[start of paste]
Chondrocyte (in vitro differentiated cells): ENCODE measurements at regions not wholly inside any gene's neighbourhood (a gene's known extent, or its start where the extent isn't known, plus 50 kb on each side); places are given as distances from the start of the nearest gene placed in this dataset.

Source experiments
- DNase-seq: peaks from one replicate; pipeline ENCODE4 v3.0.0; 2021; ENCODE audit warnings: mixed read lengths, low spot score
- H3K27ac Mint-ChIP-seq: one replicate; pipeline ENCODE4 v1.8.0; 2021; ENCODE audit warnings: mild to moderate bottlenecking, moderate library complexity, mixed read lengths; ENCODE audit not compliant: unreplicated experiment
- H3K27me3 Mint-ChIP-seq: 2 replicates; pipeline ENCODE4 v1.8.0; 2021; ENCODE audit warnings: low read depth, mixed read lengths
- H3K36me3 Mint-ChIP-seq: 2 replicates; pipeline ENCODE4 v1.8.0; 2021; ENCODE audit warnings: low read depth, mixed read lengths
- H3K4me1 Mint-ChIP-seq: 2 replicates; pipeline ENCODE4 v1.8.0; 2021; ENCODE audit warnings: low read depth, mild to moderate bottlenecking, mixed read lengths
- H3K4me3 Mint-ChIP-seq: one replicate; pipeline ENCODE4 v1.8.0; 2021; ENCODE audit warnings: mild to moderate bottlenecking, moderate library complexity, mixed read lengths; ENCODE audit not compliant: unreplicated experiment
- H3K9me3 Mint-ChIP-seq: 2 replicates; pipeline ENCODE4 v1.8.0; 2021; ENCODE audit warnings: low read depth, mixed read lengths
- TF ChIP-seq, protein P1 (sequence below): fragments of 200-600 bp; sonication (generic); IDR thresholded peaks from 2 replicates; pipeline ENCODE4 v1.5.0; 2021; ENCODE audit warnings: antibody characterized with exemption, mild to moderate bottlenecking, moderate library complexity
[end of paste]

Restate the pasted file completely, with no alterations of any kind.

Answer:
Chondrocyte (in vitro differentiated cells): ENCODE measurements at regions not wholly inside any gene's neighbourhood (a gene's known extent, or its start where the extent isn't known, plus 50 kb on each side); places are given as distances from the start of the nearest gene placed in this dataset.

Source experiments
- DNase-seq: peaks from one replicate; pipeline ENCODE4 v3.0.0; 2021; ENCODE audit warnings: mixed read lengths, low spot score
- H3K27ac Mint-ChIP-seq: one replicate; pipeline ENCODE4 v1.8.0; 2021; ENCODE audit warnings: mild to moderate bottlenecking, moderate library complexity, mixed read lengths; ENCODE audit not compliant: unreplicated experiment
- H3K27me3 Mint-ChIP-seq: 2 replicates; pipeline ENCODE4 v1.8.0; 2021; ENCODE audit warnings: low read depth, mixed read lengths
- H3K36me3 Mint-ChIP-seq: 2 replicates; pipeline ENCODE4 v1.8.0; 2021; ENCODE audit warnings: low read depth, mixed read lengths
- H3K4me1 Mint-ChIP-seq: 2 replicates; pipeline ENCODE4 v1.8.0; 2021; ENCODE audit warnings: low read depth, mild to moderate bottlenecking, mixed read lengths
- H3K4me3 Mint-ChIP-seq: one replicate; pipeline ENCODE4 v1.8.0; 2021; ENCODE audit warnings: mild to moderate bottlenecking, moderate library complexity, mixed read lengths; ENCODE audit not compliant: unreplicated experiment
- H3K9me3 Mint-ChIP-seq: 2 replicates; pipeline ENCODE4 v1.8.0; 2021; ENCODE audit warnings: low read depth, mixed read lengths
- TF ChIP-seq, protein P1 (sequence below): fragments of 200-600 bp; sonication (generic); IDR thresholded peaks from 2 replicates; pipeline ENCODE4 v1.5.0; 2021; ENCODE audit warnings: antibody characterized with exemption, mild to moderate bottlenecking, moderate library complexity